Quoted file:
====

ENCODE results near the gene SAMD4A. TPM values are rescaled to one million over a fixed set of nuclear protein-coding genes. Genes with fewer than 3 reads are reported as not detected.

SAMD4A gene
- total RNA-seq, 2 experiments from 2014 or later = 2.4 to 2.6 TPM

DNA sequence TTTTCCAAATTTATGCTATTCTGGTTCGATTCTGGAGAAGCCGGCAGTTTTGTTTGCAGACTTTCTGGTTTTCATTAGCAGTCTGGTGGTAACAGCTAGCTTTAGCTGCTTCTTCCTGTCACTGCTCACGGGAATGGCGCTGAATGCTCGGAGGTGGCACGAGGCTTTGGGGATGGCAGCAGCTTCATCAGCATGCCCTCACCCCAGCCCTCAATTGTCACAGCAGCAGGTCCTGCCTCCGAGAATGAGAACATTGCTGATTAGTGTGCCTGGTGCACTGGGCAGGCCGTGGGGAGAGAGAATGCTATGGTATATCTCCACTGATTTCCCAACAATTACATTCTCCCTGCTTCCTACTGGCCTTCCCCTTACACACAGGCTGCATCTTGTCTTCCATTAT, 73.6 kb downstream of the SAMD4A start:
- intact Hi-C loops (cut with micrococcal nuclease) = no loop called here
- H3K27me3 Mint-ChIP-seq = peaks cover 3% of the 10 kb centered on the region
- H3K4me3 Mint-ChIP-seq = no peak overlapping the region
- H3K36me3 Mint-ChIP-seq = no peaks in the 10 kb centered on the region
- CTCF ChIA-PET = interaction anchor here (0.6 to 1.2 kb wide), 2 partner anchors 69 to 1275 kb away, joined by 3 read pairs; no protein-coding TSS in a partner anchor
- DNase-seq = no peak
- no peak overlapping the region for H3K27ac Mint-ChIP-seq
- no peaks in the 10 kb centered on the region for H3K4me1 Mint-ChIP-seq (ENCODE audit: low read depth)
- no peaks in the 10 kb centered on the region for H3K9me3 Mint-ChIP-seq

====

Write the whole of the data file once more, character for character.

ENCODE results near the gene SAMD4A. TPM values are rescaled to one million over a fixed set of nuclear protein-coding genes. Genes with fewer than 3 reads are reported as not detected.

SAMD4A gene
- total RNA-seq, 2 experiments from 2014 or later = 2.4 to 2.6 TPM

DNA sequence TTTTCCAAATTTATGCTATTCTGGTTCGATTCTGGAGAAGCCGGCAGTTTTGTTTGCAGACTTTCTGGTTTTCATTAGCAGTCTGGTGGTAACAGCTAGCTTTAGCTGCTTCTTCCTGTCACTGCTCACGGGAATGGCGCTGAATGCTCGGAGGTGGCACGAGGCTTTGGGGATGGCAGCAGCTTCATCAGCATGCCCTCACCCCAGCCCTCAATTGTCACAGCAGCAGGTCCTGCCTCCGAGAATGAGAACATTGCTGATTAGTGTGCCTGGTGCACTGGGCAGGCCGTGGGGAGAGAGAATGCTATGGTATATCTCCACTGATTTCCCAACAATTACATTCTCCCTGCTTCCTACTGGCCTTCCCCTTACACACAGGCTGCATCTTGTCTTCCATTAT, 73.6 kb downstream of the SAMD4A start:
- intact Hi-C loops (cut with micrococcal nuclease) = no loop called here
- H3K27me3 Mint-ChIP-seq = peaks cover 3% of the 10 kb centered on the region
- H3K4me3 Mint-ChIP-seq = no peak overlapping the region
- H3K36me3 Mint-ChIP-seq = no peaks in the 10 kb centered on the region
- CTCF ChIA-PET = interaction anchor here (0.6 to 1.2 kb wide), 2 partner anchors 69 to 1275 kb away, joined by 3 read pairs; no protein-coding TSS in a partner anchor
- DNase-seq = no peak
- no peak overlapping the region for H3K27ac Mint-ChIP-seq
- no peaks in the 10 kb centered on the region for H3K4me1 Mint-ChIP-seq (ENCODE audit: low read depth)
- no peaks in the 10 kb centered on the region for H3K9me3 Mint-ChIP-seq